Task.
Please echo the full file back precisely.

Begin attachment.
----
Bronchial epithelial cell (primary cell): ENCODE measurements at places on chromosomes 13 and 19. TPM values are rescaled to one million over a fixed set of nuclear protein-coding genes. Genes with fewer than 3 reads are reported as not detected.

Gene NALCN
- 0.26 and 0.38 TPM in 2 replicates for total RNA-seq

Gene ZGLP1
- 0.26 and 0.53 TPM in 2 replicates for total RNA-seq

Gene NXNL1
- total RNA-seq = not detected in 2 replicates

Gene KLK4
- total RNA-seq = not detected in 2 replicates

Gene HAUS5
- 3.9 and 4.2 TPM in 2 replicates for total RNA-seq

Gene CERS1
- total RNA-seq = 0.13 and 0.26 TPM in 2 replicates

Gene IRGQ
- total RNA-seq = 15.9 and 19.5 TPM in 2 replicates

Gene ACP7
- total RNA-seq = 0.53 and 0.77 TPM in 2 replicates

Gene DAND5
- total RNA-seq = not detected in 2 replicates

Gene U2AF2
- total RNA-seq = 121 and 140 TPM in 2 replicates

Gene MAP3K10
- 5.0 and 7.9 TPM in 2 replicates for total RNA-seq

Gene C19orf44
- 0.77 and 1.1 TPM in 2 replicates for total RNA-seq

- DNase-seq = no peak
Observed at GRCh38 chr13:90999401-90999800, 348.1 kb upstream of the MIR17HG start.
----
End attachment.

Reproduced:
Bronchial epithelial cell (primary cell): ENCODE measurements at places on chromosomes 13 and 19. TPM values are rescaled to one million over a fixed set of nuclear protein-coding genes. Genes with fewer than 3 reads are reported as not detected.

Gene NALCN
- 0.26 and 0.38 TPM in 2 replicates for total RNA-seq

Gene ZGLP1
- 0.26 and 0.53 TPM in 2 replicates for total RNA-seq

Gene NXNL1
- total RNA-seq = not detected in 2 replicates

Gene KLK4
- total RNA-seq = not detected in 2 replicates

Gene HAUS5
- 3.9 and 4.2 TPM in 2 replicates for total RNA-seq

Gene CERS1
- total RNA-seq = 0.13 and 0.26 TPM in 2 replicates

Gene IRGQ
- total RNA-seq = 15.9 and 19.5 TPM in 2 replicates

Gene ACP7
- total RNA-seq = 0.53 and 0.77 TPM in 2 replicates

Gene DAND5
- total RNA-seq = not detected in 2 replicates

Gene U2AF2
- total RNA-seq = 121 and 140 TPM in 2 replicates

Gene MAP3K10
- 5.0 and 7.9 TPM in 2 replicates for total RNA-seq

Gene C19orf44
- 0.77 and 1.1 TPM in 2 replicates for total RNA-seq

- DNase-seq = no peak
Observed at GRCh38 chr13:90999401-90999800, 348.1 kb upstream of the MIR17HG start.